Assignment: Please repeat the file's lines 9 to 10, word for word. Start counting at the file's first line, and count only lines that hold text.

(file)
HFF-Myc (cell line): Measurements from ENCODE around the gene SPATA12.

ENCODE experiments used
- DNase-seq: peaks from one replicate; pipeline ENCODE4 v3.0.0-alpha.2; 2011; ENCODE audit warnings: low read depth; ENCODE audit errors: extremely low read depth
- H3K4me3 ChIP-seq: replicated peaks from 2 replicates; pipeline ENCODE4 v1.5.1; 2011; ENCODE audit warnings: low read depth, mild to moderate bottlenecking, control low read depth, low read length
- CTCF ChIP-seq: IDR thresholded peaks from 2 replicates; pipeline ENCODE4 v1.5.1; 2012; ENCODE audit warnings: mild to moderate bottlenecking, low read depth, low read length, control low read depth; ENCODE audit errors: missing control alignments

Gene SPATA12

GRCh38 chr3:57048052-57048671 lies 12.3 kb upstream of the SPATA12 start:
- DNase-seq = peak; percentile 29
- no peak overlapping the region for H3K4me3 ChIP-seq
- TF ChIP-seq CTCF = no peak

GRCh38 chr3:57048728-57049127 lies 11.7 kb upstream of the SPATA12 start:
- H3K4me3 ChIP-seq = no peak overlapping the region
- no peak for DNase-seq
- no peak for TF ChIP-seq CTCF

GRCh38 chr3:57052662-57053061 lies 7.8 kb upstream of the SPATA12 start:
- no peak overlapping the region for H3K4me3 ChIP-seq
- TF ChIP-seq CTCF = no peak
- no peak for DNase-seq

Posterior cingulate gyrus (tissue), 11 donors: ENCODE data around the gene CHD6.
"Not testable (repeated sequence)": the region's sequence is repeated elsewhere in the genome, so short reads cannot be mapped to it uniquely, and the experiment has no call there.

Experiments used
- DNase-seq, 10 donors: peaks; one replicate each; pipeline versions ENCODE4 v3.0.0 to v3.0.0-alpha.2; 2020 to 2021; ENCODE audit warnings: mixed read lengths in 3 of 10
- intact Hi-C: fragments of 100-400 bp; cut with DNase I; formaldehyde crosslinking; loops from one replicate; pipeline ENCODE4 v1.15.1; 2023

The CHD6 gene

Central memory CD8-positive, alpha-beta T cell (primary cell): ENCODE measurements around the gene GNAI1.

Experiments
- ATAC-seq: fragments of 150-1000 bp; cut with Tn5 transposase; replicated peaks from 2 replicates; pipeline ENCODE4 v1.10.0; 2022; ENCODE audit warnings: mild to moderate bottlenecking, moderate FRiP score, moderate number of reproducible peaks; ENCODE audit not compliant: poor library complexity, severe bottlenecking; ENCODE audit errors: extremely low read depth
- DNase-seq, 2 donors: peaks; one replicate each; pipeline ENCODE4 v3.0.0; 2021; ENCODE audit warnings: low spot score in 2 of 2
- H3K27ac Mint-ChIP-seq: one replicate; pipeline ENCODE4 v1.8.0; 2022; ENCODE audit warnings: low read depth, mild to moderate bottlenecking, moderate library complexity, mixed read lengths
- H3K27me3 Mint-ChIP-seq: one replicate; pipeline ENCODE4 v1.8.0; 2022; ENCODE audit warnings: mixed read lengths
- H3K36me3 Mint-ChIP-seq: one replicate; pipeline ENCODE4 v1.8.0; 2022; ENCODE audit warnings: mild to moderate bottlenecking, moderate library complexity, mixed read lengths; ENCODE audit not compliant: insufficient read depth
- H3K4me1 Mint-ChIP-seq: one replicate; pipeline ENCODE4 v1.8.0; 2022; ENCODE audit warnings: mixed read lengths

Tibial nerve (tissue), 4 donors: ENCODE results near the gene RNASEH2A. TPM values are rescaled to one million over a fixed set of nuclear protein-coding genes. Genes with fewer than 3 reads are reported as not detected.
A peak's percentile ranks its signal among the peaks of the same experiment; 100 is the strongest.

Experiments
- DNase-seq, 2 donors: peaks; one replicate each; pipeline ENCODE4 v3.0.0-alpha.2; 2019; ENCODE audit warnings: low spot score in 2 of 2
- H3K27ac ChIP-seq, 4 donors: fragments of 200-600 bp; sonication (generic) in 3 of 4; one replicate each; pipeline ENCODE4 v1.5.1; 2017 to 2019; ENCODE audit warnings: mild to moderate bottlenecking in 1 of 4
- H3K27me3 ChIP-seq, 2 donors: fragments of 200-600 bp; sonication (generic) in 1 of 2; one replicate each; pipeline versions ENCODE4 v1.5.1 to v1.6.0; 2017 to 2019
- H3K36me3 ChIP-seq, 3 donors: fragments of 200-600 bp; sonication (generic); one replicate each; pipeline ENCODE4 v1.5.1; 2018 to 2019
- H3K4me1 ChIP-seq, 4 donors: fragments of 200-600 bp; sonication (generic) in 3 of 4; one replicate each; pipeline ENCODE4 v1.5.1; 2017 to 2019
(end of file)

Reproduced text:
- no peak overlapping the region for H3K4me3 ChIP-seq
- TF ChIP-seq CTCF = no peak